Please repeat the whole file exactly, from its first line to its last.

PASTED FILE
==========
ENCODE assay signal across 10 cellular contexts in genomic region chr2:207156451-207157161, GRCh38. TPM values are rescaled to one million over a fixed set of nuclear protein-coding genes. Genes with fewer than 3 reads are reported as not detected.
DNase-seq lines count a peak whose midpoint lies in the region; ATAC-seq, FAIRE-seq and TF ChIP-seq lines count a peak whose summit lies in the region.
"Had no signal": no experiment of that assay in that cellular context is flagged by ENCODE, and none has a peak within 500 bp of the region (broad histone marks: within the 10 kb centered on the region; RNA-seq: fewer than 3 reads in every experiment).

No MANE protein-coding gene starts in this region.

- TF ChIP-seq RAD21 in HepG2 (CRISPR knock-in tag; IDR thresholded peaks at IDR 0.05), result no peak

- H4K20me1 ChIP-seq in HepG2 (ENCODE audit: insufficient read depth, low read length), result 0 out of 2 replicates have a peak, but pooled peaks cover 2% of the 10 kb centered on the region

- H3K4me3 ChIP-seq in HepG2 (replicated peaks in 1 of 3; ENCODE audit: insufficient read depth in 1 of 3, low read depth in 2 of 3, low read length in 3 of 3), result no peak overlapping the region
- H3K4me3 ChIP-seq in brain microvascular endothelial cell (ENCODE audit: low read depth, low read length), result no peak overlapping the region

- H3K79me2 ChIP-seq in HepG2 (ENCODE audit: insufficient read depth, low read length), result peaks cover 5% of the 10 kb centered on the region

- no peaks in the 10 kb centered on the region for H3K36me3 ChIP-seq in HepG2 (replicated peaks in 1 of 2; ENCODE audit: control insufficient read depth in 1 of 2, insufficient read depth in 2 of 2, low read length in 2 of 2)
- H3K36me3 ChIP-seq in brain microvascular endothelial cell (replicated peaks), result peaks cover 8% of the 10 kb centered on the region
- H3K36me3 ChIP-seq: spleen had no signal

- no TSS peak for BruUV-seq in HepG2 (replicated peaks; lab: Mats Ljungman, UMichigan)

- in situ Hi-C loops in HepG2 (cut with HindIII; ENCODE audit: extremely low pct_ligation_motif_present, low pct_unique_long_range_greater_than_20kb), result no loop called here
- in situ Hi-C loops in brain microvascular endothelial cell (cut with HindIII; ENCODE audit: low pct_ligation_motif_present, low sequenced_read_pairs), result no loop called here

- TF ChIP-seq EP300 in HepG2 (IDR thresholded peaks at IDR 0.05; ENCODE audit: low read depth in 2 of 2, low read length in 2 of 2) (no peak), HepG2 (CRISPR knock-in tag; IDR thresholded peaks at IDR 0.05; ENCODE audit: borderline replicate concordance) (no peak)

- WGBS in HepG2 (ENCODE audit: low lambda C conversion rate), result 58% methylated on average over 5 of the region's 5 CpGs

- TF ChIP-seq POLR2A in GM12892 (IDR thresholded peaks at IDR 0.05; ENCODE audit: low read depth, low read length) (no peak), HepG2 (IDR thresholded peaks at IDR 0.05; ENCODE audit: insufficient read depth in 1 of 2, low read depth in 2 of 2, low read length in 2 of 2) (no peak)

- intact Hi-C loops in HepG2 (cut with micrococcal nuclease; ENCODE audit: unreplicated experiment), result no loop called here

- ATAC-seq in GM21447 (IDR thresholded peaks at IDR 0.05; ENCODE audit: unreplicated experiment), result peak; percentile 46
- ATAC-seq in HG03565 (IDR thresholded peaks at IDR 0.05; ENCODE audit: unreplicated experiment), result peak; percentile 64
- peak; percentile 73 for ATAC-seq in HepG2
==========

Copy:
ENCODE assay signal across 10 cellular contexts in genomic region chr2:207156451-207157161, GRCh38. TPM values are rescaled to one million over a fixed set of nuclear protein-coding genes. Genes with fewer than 3 reads are reported as not detected.
DNase-seq lines count a peak whose midpoint lies in the region; ATAC-seq, FAIRE-seq and TF ChIP-seq lines count a peak whose summit lies in the region.
"Had no signal": no experiment of that assay in that cellular context is flagged by ENCODE, and none has a peak within 500 bp of the region (broad histone marks: within the 10 kb centered on the region; RNA-seq: fewer than 3 reads in every experiment).

No MANE protein-coding gene starts in this region.

- TF ChIP-seq RAD21 in HepG2 (CRISPR knock-in tag; IDR thresholded peaks at IDR 0.05), result no peak

- H4K20me1 ChIP-seq in HepG2 (ENCODE audit: insufficient read depth, low read length), result 0 out of 2 replicates have a peak, but pooled peaks cover 2% of the 10 kb centered on the region

- H3K4me3 ChIP-seq in HepG2 (replicated peaks in 1 of 3; ENCODE audit: insufficient read depth in 1 of 3, low read depth in 2 of 3, low read length in 3 of 3), result no peak overlapping the region
- H3K4me3 ChIP-seq in brain microvascular endothelial cell (ENCODE audit: low read depth, low read length), result no peak overlapping the region

- H3K79me2 ChIP-seq in HepG2 (ENCODE audit: insufficient read depth, low read length), result peaks cover 5% of the 10 kb centered on the region

- no peaks in the 10 kb centered on the region for H3K36me3 ChIP-seq in HepG2 (replicated peaks in 1 of 2; ENCODE audit: control insufficient read depth in 1 of 2, insufficient read depth in 2 of 2, low read length in 2 of 2)
- H3K36me3 ChIP-seq in brain microvascular endothelial cell (replicated peaks), result peaks cover 8% of the 10 kb centered on the region
- H3K36me3 ChIP-seq: spleen had no signal

- no TSS peak for BruUV-seq in HepG2 (replicated peaks; lab: Mats Ljungman, UMichigan)

- in situ Hi-C loops in HepG2 (cut with HindIII; ENCODE audit: extremely low pct_ligation_motif_present, low pct_unique_long_range_greater_than_20kb), result no loop called here
- in situ Hi-C loops in brain microvascular endothelial cell (cut with HindIII; ENCODE audit: low pct_ligation_motif_present, low sequenced_read_pairs), result no loop called here

- TF ChIP-seq EP300 in HepG2 (IDR thresholded peaks at IDR 0.05; ENCODE audit: low read depth in 2 of 2, low read length in 2 of 2) (no peak), HepG2 (CRISPR knock-in tag; IDR thresholded peaks at IDR 0.05; ENCODE audit: borderline replicate concordance) (no peak)

- WGBS in HepG2 (ENCODE audit: low lambda C conversion rate), result 58% methylated on average over 5 of the region's 5 CpGs

- TF ChIP-seq POLR2A in GM12892 (IDR thresholded peaks at IDR 0.05; ENCODE audit: low read depth, low read length) (no peak), HepG2 (IDR thresholded peaks at IDR 0.05; ENCODE audit: insufficient read depth in 1 of 2, low read depth in 2 of 2, low read length in 2 of 2) (no peak)

- intact Hi-C loops in HepG2 (cut with micrococcal nuclease; ENCODE audit: unreplicated experiment), result no loop called here

- ATAC-seq in GM21447 (IDR thresholded peaks at IDR 0.05; ENCODE audit: unreplicated experiment), result peak; percentile 46
- ATAC-seq in HG03565 (IDR thresholded peaks at IDR 0.05; ENCODE audit: unreplicated experiment), result peak; percentile 64
- peak; percentile 73 for ATAC-seq in HepG2